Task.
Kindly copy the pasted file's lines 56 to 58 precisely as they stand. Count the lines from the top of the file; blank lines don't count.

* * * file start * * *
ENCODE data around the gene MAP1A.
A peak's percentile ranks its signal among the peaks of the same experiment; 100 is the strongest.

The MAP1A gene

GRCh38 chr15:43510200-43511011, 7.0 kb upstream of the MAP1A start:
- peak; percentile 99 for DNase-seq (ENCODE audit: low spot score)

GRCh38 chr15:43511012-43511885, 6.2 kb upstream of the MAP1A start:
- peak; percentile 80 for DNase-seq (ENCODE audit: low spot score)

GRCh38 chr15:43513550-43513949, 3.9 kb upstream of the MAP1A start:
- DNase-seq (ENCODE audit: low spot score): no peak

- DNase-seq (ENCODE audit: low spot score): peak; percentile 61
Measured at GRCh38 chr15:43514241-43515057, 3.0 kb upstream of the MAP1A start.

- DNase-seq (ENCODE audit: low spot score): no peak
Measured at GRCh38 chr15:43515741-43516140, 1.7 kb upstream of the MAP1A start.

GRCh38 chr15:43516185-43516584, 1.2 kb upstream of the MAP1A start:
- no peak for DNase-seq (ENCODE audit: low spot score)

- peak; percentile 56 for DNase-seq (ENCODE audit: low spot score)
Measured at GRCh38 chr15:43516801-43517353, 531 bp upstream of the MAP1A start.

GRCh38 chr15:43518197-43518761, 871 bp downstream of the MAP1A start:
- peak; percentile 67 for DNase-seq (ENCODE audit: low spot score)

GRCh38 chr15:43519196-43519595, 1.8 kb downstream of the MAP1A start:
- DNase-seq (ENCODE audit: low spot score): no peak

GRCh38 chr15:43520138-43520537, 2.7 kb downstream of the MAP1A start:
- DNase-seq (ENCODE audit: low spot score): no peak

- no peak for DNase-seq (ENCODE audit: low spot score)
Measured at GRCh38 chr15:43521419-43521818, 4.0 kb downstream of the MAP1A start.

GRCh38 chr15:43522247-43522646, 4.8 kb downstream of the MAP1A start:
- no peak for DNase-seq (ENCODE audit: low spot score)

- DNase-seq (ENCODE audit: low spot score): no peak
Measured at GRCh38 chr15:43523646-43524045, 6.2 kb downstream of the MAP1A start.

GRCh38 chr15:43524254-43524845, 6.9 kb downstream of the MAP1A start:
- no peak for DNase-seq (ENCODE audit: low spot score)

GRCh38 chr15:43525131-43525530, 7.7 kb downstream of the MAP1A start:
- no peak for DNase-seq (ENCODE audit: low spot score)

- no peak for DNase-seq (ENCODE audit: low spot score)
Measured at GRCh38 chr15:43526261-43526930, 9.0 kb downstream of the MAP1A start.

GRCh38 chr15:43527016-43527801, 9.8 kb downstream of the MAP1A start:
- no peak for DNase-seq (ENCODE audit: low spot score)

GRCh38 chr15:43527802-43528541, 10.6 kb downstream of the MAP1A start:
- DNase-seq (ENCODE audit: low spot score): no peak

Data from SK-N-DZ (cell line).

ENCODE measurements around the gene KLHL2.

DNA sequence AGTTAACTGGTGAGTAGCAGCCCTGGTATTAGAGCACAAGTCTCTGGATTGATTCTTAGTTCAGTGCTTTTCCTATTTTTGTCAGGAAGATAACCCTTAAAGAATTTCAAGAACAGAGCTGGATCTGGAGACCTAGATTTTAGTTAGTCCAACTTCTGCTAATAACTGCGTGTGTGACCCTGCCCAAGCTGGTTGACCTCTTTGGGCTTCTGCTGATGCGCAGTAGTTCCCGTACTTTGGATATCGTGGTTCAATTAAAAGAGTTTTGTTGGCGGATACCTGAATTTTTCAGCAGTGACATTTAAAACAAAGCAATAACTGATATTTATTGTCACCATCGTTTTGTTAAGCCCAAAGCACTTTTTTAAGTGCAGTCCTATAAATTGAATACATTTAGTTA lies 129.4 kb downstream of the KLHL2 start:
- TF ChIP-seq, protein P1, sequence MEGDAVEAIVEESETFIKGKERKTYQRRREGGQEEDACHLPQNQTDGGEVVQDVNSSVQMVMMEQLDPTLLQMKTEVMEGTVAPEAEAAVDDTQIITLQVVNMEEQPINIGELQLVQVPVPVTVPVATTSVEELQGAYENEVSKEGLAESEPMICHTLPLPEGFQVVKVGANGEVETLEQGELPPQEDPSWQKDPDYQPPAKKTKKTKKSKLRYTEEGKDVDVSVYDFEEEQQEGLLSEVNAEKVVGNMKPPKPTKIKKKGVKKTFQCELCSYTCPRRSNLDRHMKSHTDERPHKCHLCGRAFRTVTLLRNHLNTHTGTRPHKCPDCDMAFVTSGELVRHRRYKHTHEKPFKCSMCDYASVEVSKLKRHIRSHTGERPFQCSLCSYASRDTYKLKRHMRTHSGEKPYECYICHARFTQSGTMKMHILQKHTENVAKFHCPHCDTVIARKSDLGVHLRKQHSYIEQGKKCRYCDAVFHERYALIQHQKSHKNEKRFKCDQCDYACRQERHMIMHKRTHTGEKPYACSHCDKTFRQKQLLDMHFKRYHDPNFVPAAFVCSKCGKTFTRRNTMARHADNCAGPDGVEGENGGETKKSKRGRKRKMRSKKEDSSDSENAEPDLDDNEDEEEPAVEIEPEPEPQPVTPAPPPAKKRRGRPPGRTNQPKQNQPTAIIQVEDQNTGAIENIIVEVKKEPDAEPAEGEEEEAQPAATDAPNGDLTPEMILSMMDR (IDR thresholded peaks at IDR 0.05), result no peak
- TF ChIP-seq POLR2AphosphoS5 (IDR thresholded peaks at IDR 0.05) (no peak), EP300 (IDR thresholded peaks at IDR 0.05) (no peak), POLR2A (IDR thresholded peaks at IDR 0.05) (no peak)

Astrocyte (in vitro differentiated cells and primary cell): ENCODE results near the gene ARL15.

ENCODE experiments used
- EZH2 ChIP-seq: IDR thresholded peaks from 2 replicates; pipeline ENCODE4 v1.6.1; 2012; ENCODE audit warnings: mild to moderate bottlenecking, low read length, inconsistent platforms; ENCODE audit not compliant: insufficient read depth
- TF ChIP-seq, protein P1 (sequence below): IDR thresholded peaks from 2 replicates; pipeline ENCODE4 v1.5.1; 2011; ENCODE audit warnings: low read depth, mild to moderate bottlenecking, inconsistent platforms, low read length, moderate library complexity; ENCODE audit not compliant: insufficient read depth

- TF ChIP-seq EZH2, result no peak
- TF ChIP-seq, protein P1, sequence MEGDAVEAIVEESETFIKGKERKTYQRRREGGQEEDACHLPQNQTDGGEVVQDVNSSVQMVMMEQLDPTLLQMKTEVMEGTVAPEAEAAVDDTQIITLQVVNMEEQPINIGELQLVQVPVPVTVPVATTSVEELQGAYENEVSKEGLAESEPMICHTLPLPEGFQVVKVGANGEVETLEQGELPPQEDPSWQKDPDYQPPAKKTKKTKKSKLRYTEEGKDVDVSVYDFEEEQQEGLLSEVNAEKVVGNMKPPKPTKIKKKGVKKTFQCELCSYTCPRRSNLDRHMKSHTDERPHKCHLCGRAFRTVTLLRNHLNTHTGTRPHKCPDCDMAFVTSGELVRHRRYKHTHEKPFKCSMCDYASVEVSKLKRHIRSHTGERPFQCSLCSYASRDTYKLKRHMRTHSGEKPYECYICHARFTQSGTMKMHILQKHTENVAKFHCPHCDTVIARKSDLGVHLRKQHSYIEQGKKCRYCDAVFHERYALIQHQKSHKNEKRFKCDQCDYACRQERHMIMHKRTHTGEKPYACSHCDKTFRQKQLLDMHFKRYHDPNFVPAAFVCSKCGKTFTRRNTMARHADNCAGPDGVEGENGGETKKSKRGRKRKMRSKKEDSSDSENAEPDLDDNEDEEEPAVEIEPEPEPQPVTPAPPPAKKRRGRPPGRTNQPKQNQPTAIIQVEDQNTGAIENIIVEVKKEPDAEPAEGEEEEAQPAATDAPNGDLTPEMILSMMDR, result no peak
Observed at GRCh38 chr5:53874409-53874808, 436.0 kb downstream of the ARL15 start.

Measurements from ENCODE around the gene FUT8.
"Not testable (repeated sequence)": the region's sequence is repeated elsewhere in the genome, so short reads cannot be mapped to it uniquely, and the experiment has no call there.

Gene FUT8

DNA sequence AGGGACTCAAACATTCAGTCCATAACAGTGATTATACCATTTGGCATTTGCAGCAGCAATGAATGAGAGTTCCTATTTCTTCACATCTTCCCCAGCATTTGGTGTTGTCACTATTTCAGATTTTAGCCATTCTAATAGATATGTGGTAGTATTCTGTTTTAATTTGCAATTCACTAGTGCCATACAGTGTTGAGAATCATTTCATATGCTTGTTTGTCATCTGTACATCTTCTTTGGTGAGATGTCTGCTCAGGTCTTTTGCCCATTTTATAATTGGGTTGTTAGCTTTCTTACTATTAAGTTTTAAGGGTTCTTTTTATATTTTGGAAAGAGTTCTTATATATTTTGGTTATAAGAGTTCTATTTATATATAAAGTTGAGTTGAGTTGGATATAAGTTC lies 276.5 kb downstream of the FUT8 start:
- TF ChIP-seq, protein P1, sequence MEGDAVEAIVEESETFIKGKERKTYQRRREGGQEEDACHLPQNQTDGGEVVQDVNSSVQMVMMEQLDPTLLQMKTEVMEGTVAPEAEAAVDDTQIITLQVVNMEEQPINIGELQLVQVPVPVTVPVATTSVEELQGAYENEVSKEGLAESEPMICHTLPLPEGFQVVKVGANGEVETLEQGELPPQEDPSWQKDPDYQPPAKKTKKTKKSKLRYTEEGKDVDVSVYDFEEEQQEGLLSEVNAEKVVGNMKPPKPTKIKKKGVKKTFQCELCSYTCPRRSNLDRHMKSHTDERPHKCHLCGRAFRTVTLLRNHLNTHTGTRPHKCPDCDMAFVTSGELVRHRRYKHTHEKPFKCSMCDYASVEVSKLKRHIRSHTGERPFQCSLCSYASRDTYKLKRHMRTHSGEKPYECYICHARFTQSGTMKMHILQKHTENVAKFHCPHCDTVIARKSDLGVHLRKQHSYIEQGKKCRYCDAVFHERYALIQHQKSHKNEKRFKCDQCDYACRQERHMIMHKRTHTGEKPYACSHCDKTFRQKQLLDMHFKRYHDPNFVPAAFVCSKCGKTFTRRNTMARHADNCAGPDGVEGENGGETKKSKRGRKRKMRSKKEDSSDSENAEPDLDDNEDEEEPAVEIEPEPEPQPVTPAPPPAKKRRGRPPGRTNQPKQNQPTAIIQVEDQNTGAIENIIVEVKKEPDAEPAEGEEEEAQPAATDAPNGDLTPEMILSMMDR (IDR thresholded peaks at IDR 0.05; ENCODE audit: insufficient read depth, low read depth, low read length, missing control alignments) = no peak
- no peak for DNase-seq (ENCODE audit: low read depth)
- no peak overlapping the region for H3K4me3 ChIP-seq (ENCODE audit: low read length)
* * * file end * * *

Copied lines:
- TF ChIP-seq, protein P1, sequence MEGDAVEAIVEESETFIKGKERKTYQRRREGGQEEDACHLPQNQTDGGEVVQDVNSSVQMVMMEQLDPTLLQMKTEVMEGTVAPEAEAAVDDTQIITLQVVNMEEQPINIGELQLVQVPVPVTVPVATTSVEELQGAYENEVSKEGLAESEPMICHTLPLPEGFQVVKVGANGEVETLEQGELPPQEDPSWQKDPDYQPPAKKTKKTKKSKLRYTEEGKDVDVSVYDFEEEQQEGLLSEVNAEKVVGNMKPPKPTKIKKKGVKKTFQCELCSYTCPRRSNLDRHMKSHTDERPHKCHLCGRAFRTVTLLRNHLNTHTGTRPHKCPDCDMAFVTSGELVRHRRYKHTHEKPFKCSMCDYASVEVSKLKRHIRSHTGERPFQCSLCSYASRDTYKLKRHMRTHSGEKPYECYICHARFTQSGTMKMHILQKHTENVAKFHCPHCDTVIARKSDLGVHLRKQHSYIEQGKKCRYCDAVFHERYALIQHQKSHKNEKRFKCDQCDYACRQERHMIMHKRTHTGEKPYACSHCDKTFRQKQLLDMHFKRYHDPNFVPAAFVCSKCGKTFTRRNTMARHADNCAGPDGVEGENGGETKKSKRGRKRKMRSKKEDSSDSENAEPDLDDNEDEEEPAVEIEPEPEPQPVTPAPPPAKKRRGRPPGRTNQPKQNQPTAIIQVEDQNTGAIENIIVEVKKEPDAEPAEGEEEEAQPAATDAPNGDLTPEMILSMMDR (IDR thresholded peaks at IDR 0.05; ENCODE audit: insufficient read depth, low read depth, low read length, missing control alignments) = no peak
- no peak for DNase-seq (ENCODE audit: low read depth)
- no peak overlapping the region for H3K4me3 ChIP-seq (ENCODE audit: low read length)